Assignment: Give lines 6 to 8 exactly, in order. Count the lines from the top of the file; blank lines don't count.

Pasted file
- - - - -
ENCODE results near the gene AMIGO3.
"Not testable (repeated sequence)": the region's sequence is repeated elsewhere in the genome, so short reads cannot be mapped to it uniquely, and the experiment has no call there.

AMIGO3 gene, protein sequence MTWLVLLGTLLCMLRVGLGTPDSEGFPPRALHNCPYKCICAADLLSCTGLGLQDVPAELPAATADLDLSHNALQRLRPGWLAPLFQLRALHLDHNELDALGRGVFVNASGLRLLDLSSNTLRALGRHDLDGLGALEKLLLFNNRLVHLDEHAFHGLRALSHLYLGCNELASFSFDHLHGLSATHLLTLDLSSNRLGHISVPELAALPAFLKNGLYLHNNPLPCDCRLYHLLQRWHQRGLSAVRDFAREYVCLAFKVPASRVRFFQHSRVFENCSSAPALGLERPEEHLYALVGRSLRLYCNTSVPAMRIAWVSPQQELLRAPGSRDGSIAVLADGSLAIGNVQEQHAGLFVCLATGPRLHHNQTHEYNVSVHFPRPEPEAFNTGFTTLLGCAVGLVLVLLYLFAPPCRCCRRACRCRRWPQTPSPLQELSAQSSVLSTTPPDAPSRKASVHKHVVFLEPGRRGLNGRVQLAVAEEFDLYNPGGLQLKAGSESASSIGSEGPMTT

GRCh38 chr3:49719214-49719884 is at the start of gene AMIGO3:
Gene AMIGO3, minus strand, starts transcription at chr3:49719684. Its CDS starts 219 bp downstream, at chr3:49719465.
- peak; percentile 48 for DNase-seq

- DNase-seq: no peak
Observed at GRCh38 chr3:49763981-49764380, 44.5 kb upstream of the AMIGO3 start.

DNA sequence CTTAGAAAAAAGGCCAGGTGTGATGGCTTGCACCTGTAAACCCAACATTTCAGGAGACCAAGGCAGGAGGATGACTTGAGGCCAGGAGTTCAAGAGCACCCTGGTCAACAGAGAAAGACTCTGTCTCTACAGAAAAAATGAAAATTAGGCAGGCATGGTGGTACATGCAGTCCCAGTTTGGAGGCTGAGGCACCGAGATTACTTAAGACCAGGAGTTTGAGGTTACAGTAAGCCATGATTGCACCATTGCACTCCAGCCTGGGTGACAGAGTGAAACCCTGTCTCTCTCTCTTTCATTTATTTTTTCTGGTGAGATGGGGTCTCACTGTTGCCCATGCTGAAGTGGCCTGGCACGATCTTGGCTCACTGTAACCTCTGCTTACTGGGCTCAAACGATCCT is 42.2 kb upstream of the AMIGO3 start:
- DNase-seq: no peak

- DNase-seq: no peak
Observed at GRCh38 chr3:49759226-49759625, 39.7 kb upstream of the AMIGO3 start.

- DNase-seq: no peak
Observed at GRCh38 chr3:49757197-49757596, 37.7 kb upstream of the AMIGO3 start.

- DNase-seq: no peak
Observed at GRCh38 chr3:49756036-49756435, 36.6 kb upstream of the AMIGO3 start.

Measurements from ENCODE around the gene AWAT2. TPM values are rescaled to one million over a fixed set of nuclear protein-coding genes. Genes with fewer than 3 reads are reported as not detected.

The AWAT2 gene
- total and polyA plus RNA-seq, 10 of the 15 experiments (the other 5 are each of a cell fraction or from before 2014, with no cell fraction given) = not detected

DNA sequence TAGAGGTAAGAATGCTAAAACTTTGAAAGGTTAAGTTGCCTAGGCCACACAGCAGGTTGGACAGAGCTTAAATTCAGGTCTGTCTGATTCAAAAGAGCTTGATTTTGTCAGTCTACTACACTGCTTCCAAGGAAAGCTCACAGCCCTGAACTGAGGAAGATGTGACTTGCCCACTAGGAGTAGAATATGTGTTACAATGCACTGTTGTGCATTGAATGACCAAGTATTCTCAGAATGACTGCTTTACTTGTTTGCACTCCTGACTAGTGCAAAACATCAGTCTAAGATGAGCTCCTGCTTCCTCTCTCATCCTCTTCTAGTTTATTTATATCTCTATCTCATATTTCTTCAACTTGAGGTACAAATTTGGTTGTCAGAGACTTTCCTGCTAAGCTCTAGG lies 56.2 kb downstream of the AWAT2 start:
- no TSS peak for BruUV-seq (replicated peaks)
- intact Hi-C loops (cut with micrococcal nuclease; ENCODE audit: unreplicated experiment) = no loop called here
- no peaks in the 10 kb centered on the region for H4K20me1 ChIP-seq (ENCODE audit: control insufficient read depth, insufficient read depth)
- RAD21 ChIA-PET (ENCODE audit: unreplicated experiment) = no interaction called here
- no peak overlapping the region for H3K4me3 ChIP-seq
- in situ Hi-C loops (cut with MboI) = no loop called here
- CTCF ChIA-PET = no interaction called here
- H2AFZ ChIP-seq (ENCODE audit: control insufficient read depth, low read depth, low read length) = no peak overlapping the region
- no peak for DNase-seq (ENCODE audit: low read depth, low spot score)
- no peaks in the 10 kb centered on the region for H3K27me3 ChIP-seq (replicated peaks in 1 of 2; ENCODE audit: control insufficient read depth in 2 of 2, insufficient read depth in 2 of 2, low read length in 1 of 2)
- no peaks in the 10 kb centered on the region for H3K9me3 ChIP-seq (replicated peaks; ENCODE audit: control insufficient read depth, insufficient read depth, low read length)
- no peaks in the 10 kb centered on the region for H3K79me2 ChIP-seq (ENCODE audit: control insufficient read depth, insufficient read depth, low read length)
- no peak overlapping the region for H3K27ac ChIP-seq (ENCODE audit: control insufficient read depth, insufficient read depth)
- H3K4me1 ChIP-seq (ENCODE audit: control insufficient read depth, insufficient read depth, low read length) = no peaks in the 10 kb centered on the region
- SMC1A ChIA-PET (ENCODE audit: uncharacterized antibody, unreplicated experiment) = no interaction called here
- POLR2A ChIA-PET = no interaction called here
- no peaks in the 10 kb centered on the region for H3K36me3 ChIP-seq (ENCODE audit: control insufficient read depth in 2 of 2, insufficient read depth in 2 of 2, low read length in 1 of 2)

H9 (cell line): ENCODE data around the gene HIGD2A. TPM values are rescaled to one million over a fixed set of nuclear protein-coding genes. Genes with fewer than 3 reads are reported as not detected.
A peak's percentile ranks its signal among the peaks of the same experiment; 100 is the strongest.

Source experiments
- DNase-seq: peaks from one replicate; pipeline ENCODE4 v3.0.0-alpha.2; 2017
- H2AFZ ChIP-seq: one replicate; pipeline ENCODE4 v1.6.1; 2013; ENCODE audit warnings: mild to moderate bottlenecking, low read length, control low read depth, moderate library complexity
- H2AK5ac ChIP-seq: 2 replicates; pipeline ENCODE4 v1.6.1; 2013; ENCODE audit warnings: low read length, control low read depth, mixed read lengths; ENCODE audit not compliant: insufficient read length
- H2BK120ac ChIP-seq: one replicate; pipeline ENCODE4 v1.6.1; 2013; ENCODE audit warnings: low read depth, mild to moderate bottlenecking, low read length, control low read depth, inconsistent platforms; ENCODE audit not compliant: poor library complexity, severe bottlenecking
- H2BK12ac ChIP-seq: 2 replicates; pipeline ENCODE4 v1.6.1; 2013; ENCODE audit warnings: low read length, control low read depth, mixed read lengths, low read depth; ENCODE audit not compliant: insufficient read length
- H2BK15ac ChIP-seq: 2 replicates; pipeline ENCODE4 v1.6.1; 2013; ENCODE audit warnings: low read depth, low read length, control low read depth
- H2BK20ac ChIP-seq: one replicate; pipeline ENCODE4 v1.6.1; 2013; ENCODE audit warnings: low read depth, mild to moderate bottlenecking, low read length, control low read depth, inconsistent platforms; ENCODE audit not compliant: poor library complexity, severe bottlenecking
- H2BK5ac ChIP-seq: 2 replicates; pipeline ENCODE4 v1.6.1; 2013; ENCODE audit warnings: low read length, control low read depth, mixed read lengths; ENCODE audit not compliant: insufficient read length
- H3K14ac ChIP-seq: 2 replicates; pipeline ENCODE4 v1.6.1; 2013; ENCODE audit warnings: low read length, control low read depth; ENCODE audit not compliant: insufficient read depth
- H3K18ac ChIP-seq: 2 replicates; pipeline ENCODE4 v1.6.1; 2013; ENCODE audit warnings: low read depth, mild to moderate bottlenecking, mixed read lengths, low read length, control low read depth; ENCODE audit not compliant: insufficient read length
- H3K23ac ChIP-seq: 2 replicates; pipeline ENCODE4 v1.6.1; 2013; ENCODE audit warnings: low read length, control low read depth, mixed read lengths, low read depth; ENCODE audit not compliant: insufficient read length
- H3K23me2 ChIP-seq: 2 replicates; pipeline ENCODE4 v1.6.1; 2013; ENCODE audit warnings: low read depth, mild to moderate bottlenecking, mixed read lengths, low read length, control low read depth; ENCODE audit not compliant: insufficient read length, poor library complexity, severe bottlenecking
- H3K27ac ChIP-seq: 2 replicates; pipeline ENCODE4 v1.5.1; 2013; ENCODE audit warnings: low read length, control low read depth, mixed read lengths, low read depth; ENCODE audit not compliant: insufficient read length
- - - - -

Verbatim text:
- peak; percentile 48 for DNase-seq

- DNase-seq: no peak
Observed at GRCh38 chr3:49763981-49764380, 44.5 kb upstream of the AMIGO3 start.